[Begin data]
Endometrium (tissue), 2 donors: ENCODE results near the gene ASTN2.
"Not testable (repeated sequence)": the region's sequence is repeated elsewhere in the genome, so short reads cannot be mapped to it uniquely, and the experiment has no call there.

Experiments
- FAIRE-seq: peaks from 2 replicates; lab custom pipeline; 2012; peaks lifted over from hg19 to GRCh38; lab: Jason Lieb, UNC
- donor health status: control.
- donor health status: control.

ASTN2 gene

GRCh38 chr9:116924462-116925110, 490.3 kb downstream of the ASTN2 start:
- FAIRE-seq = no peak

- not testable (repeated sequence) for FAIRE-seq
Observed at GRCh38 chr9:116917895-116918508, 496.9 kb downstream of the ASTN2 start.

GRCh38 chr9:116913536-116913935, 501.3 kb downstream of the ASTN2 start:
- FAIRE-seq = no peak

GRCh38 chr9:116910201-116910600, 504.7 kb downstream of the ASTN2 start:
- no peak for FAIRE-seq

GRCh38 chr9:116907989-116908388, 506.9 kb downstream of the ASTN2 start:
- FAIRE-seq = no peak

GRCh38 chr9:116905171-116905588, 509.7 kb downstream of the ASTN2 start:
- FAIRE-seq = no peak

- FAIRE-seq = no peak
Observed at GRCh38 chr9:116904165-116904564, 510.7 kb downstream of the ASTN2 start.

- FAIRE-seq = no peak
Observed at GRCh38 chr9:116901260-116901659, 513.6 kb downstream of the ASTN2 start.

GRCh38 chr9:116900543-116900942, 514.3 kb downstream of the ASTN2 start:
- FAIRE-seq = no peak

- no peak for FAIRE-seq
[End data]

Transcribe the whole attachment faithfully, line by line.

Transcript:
Endometrium (tissue), 2 donors: ENCODE results near the gene ASTN2.
"Not testable (repeated sequence)": the region's sequence is repeated elsewhere in the genome, so short reads cannot be mapped to it uniquely, and the experiment has no call there.

Experiments
- FAIRE-seq: peaks from 2 replicates; lab custom pipeline; 2012; peaks lifted over from hg19 to GRCh38; lab: Jason Lieb, UNC
- donor health status: control.
- donor health status: control.

ASTN2 gene

GRCh38 chr9:116924462-116925110, 490.3 kb downstream of the ASTN2 start:
- FAIRE-seq = no peak

- not testable (repeated sequence) for FAIRE-seq
Observed at GRCh38 chr9:116917895-116918508, 496.9 kb downstream of the ASTN2 start.

GRCh38 chr9:116913536-116913935, 501.3 kb downstream of the ASTN2 start:
- FAIRE-seq = no peak

GRCh38 chr9:116910201-116910600, 504.7 kb downstream of the ASTN2 start:
- no peak for FAIRE-seq

GRCh38 chr9:116907989-116908388, 506.9 kb downstream of the ASTN2 start:
- FAIRE-seq = no peak

GRCh38 chr9:116905171-116905588, 509.7 kb downstream of the ASTN2 start:
- FAIRE-seq = no peak

- FAIRE-seq = no peak
Observed at GRCh38 chr9:116904165-116904564, 510.7 kb downstream of the ASTN2 start.

- FAIRE-seq = no peak
Observed at GRCh38 chr9:116901260-116901659, 513.6 kb downstream of the ASTN2 start.

GRCh38 chr9:116900543-116900942, 514.3 kb downstream of the ASTN2 start:
- FAIRE-seq = no peak

- no peak for FAIRE-seq